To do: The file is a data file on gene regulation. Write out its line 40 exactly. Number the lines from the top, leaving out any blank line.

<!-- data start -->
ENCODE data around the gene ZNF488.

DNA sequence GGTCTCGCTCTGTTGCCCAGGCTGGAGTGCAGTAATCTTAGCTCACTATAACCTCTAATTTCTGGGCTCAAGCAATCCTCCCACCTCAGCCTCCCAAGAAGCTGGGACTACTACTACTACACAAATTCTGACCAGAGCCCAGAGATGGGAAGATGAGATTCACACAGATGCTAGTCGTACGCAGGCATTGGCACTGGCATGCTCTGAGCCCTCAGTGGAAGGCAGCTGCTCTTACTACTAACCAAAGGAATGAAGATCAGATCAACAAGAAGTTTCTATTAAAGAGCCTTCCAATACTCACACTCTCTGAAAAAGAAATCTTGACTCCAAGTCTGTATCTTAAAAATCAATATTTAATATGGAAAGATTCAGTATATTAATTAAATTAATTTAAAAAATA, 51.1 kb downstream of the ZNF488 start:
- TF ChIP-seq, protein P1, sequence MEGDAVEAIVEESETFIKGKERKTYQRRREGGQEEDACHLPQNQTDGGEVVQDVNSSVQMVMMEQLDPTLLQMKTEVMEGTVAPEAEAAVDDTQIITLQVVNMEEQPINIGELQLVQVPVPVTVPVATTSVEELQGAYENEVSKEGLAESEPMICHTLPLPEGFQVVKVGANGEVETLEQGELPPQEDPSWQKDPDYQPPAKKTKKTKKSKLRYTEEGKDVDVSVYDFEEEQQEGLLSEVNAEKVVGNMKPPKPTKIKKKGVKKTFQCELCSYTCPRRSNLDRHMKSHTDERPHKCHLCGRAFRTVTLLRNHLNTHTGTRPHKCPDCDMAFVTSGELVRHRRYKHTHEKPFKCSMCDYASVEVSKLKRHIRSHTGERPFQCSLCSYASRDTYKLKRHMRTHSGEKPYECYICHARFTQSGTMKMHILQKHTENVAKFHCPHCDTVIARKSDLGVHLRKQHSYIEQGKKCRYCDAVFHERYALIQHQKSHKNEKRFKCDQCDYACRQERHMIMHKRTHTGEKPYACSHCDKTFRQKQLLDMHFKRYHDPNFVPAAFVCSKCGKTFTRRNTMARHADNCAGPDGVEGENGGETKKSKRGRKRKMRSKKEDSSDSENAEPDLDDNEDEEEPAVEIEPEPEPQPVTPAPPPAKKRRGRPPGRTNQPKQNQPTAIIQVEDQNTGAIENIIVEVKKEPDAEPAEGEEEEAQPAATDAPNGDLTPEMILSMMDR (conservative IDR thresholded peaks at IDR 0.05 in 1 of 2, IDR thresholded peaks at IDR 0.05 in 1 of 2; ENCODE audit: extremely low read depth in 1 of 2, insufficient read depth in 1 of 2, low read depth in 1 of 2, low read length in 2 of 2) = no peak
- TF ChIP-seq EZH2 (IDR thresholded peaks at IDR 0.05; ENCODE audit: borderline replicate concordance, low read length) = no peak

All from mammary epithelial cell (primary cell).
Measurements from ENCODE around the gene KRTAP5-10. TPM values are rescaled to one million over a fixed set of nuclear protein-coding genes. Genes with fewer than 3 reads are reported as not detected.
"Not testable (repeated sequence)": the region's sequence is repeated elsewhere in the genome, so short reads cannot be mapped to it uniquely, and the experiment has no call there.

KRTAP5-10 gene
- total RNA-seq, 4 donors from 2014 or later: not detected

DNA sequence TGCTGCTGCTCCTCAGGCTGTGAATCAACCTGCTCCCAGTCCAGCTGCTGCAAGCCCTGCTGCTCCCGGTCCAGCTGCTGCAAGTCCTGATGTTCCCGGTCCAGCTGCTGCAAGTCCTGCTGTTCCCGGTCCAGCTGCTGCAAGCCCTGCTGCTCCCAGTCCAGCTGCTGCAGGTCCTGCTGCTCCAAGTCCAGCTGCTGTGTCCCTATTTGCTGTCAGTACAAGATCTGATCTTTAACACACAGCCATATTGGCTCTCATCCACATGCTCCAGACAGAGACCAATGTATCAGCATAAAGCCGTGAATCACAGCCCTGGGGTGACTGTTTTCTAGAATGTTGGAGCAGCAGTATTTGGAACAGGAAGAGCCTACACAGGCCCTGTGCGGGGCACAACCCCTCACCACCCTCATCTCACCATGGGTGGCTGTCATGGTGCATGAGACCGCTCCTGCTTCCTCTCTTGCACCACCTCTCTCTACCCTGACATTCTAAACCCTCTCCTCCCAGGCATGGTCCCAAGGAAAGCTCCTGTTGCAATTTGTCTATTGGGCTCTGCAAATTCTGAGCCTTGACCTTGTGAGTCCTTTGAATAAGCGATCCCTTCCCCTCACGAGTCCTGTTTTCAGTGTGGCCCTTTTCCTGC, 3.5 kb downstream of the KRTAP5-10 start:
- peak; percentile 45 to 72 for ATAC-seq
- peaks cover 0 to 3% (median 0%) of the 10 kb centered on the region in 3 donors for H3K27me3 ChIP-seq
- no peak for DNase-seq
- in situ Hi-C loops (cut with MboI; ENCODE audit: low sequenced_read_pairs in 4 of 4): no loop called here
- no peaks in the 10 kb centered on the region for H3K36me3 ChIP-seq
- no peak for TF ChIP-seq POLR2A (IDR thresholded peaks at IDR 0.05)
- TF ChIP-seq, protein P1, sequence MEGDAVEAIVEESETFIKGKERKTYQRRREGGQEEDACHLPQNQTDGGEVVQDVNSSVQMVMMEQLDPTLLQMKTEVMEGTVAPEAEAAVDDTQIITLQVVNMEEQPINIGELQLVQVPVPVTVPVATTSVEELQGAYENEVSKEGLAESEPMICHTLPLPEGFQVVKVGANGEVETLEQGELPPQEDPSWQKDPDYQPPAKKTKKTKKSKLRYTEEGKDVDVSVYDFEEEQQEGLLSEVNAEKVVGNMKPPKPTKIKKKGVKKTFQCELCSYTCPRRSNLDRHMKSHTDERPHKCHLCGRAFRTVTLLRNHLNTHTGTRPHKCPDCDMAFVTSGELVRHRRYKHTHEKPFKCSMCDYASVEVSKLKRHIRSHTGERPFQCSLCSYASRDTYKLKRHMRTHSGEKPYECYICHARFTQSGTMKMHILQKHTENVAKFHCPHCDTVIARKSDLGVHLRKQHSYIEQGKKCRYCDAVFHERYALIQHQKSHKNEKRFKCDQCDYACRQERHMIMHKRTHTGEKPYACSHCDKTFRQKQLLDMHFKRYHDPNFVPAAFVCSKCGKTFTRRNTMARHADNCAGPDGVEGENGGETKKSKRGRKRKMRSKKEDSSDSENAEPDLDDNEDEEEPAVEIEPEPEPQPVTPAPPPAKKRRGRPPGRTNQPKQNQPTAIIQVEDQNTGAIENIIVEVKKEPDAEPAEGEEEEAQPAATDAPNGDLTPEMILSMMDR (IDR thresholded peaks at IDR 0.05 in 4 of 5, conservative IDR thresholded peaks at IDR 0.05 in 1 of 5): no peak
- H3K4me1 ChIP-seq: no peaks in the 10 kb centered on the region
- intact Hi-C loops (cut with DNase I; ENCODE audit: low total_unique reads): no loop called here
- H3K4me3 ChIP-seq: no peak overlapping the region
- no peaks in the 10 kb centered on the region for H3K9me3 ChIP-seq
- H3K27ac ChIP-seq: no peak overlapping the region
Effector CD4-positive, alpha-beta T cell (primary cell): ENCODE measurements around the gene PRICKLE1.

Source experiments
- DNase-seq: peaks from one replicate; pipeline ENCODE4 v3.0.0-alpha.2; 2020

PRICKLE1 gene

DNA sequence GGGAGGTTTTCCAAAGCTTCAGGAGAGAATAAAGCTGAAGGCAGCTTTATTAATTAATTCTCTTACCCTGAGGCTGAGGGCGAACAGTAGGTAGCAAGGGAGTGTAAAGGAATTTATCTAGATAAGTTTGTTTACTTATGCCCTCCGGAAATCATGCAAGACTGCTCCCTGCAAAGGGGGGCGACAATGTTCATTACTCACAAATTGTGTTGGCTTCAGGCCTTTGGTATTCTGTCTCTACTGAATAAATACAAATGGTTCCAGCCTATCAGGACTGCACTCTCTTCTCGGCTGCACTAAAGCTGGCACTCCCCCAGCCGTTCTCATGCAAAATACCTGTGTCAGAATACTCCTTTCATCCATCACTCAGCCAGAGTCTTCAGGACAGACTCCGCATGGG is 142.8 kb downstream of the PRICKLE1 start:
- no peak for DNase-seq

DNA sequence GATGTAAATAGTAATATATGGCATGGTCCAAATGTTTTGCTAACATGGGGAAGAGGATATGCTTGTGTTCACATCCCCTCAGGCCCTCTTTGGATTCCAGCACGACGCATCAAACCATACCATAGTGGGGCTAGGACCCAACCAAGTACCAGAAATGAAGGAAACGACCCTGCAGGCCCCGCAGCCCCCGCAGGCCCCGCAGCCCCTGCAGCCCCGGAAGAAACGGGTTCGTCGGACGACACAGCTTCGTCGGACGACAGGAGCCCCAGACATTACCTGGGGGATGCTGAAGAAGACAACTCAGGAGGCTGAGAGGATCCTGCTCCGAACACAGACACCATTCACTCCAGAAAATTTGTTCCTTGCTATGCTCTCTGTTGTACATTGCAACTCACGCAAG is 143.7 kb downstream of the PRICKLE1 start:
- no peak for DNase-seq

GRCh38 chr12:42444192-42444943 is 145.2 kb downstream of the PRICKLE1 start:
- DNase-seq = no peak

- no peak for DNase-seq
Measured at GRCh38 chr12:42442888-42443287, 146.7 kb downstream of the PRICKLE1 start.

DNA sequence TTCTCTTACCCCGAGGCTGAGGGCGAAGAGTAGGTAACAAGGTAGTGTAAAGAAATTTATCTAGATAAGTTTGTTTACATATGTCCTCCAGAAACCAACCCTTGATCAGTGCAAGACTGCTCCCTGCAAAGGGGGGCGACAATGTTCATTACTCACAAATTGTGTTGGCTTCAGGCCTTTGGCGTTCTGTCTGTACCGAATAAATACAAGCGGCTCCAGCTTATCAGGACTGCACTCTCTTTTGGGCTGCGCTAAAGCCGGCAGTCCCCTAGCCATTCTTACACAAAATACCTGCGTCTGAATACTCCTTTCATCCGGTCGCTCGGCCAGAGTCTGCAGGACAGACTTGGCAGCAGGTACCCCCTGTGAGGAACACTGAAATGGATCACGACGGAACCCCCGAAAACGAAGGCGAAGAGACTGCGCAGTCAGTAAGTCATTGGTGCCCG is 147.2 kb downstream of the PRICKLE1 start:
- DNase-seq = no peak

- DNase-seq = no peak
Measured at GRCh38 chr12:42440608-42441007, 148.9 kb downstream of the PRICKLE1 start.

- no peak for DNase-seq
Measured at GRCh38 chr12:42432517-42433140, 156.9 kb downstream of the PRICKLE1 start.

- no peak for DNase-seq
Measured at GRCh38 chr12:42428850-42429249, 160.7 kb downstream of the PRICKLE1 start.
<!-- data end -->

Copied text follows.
Measured at GRCh38 chr12:42432517-42433140, 156.9 kb downstream of the PRICKLE1 start.